American composer Victoria Bond's first conducting gig involved leading the Senior Citizens Orchestra of Los Angeles as a young woman, and her own productivity as a composer seems to have increased at an age when most composers are slowing down. All the works here date from 2005 or later (Bond was born in 1945), and most of them are vivid representational works. Bond is best known as an opera composer, and the first three works here have an intensely scenic quality. You might not guess the subject matter of Instruments of Revelation, which was written as ballet music, but once you know (it is, charmingly, a trio of characters from the tarot deck: the Magician, the High Priestess, and the Fool), you'll find the music quite evocative. Sample the Fool movement. Frescoes and Ash, commissioned by the Los Angeles County Museum of Art, depicts seven scenes from the ruins at Pompeii and has a wonderful nostalgic quality. Bond's universe is tonal, but her razor-sharp textures in these chamber pieces mark her as contemporary. The final two pieces, Leopold Bloom's Homecoming (from an episode in Joyce's Ulysses) and the mathematically inclined Binary are murkier, but on this album are two chamber works that are ideal for presentation by collegiate chamber groups. The Chicago Pro Musica, a collection of Chicago and New York orchestral players, clearly approached the project with enthusiasm and commitment.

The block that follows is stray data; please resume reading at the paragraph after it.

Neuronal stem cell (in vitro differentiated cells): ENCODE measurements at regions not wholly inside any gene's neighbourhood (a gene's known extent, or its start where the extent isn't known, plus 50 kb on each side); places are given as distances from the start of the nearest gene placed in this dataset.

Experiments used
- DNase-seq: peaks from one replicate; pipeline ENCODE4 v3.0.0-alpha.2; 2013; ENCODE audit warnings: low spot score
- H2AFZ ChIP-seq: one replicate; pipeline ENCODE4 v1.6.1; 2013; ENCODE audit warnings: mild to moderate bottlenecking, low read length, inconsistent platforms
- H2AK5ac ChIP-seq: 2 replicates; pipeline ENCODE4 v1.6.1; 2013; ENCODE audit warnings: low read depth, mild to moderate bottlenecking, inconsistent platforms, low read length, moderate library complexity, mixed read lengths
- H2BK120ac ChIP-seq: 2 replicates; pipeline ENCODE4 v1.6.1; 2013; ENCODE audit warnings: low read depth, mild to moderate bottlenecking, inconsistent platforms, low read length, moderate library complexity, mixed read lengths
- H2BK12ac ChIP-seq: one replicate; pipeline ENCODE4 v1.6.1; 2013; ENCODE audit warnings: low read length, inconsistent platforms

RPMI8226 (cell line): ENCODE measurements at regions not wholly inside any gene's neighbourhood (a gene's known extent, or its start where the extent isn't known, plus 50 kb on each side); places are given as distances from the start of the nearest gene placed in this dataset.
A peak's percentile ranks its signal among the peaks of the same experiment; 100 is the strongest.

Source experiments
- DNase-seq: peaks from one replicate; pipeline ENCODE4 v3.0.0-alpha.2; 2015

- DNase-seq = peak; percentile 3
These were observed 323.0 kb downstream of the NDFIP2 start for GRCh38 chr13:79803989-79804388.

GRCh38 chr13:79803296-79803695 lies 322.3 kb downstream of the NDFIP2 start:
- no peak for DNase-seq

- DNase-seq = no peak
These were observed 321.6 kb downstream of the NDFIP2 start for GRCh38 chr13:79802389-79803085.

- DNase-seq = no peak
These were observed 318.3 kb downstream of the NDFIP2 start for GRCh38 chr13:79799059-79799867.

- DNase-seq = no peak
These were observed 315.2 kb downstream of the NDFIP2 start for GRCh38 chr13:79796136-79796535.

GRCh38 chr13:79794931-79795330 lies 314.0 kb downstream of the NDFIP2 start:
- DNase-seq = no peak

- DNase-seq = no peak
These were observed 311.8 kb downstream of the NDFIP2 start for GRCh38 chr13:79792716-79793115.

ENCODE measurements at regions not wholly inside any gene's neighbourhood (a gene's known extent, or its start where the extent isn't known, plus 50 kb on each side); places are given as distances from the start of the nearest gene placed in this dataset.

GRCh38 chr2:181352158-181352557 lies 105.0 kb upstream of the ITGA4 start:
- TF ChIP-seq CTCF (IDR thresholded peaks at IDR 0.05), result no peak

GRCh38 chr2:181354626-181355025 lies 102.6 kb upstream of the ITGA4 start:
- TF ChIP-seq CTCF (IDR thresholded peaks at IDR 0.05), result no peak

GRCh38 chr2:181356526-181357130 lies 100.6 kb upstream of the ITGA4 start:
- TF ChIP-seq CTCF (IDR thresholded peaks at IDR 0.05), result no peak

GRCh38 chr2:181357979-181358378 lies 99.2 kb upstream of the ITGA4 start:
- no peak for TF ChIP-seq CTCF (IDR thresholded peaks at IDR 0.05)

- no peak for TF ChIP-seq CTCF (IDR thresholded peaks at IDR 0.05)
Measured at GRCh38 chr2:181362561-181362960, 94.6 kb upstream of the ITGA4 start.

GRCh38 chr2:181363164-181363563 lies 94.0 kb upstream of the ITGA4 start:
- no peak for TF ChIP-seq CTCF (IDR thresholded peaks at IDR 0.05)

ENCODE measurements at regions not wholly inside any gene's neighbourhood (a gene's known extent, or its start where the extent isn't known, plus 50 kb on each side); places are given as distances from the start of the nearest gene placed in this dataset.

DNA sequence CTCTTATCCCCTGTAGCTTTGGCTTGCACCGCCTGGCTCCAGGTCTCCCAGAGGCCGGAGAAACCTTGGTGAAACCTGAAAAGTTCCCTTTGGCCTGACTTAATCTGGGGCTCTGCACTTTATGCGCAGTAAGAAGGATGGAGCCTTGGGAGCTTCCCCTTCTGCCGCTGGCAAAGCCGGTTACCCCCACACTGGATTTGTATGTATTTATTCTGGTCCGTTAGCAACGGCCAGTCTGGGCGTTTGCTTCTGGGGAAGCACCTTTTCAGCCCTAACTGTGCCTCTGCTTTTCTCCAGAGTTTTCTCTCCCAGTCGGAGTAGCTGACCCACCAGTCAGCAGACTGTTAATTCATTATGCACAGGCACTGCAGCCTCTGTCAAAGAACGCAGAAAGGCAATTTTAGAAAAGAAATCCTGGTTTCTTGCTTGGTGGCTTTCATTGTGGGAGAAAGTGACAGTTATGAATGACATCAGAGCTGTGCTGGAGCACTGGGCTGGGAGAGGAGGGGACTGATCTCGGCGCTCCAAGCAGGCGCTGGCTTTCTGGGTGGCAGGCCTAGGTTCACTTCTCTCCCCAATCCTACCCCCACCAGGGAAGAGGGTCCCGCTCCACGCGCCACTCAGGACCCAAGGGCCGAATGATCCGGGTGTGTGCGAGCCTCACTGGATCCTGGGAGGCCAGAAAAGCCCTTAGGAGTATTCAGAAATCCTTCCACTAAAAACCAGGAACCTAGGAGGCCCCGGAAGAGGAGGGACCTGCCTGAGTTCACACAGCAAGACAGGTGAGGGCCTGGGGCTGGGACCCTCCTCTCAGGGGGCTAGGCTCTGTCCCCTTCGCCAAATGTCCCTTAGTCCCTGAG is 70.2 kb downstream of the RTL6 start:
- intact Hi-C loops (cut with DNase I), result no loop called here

AllMusic Review by James Manheim
|Instruments of Revelation|
|Frescoes and Ash|